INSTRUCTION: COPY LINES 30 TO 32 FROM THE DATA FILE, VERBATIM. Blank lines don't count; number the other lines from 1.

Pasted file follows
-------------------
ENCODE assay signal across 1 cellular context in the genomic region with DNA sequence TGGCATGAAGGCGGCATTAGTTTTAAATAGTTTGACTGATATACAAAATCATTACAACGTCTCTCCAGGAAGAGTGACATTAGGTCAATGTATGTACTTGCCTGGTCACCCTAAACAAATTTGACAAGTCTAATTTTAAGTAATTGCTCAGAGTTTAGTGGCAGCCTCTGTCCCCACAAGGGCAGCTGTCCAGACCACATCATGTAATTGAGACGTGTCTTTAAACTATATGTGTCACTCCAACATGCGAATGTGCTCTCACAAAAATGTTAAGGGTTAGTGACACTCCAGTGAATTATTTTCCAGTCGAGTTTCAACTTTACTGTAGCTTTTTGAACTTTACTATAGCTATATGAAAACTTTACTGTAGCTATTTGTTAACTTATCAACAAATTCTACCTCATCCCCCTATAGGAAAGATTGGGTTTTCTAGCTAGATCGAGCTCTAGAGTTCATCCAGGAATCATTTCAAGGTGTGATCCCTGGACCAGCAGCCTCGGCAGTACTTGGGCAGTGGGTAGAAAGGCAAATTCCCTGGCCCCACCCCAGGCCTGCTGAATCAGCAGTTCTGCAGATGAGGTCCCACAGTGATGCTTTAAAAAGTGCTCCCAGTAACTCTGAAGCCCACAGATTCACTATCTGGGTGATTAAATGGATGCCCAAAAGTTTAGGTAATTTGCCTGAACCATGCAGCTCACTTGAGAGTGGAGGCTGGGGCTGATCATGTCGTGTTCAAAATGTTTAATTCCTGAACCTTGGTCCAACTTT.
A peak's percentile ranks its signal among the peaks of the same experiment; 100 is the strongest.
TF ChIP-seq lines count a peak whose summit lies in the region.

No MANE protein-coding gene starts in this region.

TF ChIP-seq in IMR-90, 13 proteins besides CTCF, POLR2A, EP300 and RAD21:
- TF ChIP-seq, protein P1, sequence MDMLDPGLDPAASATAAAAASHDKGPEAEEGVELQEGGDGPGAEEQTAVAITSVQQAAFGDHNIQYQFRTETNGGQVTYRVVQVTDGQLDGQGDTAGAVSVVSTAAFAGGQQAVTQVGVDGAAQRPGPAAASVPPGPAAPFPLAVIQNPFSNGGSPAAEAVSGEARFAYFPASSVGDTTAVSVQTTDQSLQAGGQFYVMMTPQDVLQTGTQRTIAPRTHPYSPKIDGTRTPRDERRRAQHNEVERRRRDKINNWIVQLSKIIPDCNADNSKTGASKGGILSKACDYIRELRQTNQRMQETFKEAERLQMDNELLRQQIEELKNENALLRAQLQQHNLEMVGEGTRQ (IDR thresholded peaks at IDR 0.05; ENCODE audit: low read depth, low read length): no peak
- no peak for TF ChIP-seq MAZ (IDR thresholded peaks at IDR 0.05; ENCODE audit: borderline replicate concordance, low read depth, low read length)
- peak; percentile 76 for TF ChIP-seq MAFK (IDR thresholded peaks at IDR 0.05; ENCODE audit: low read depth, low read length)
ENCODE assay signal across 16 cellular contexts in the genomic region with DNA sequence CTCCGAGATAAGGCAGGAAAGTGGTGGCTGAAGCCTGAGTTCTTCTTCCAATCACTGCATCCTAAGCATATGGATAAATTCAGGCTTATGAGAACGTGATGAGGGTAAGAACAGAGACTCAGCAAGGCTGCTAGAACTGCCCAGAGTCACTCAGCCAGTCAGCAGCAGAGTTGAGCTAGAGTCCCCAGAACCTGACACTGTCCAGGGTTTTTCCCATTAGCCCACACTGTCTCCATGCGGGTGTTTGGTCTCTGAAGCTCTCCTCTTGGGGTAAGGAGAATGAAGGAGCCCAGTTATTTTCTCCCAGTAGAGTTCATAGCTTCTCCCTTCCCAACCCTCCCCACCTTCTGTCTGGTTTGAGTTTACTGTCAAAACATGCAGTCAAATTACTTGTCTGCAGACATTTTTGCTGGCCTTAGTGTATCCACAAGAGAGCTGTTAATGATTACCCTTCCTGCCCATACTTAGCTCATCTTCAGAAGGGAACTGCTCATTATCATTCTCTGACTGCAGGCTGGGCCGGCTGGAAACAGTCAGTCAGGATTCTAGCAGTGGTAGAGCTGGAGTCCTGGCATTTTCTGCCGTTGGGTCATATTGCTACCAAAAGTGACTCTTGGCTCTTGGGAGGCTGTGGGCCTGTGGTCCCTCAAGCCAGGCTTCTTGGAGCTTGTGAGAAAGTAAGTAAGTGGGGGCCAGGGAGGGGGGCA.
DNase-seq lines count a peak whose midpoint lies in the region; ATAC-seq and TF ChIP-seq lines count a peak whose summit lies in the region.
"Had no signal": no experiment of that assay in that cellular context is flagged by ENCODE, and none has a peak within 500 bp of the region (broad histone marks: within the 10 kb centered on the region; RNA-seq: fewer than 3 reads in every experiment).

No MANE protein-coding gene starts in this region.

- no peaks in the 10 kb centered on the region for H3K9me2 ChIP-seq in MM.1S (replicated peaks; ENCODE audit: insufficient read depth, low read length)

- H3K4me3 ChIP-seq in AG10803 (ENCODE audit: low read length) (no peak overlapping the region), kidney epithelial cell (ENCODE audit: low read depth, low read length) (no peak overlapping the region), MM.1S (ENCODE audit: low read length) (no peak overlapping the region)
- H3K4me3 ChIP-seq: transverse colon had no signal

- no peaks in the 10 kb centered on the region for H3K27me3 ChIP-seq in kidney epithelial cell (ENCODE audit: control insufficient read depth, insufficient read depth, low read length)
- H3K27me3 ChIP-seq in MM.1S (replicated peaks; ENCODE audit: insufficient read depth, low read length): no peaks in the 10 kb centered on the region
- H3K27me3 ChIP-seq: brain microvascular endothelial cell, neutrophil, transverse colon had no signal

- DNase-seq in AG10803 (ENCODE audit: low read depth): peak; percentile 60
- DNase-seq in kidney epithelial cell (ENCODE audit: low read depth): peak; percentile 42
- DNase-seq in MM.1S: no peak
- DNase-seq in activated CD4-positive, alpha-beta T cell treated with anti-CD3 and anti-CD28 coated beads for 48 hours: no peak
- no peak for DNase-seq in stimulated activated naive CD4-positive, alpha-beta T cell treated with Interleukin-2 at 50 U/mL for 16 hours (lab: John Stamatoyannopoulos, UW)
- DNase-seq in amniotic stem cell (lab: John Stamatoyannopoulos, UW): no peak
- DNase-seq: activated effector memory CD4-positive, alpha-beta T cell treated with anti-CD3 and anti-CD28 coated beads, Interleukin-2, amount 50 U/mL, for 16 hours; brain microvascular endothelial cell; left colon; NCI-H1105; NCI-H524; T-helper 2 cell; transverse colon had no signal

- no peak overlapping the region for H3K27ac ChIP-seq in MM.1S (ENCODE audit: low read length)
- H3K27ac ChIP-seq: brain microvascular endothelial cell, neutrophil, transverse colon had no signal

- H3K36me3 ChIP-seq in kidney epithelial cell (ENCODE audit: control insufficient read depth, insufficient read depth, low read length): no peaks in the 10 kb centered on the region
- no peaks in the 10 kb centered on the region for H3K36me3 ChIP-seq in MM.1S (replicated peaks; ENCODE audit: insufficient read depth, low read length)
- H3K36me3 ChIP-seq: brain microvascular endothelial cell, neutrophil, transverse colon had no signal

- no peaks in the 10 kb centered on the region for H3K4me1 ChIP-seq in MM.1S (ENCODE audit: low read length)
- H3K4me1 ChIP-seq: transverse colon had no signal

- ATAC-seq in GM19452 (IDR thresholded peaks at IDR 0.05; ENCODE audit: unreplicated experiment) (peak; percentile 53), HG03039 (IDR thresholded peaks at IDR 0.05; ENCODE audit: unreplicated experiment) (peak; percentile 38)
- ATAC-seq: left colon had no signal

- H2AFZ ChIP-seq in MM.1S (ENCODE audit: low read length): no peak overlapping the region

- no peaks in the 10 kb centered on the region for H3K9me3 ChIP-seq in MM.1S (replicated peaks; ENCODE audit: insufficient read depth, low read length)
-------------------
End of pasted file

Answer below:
- H3K36me3 ChIP-seq: brain microvascular endothelial cell, neutrophil, transverse colon had no signal

- no peaks in the 10 kb centered on the region for H3K4me1 ChIP-seq in MM.1S (ENCODE audit: low read length)
- H3K4me1 ChIP-seq: transverse colon had no signal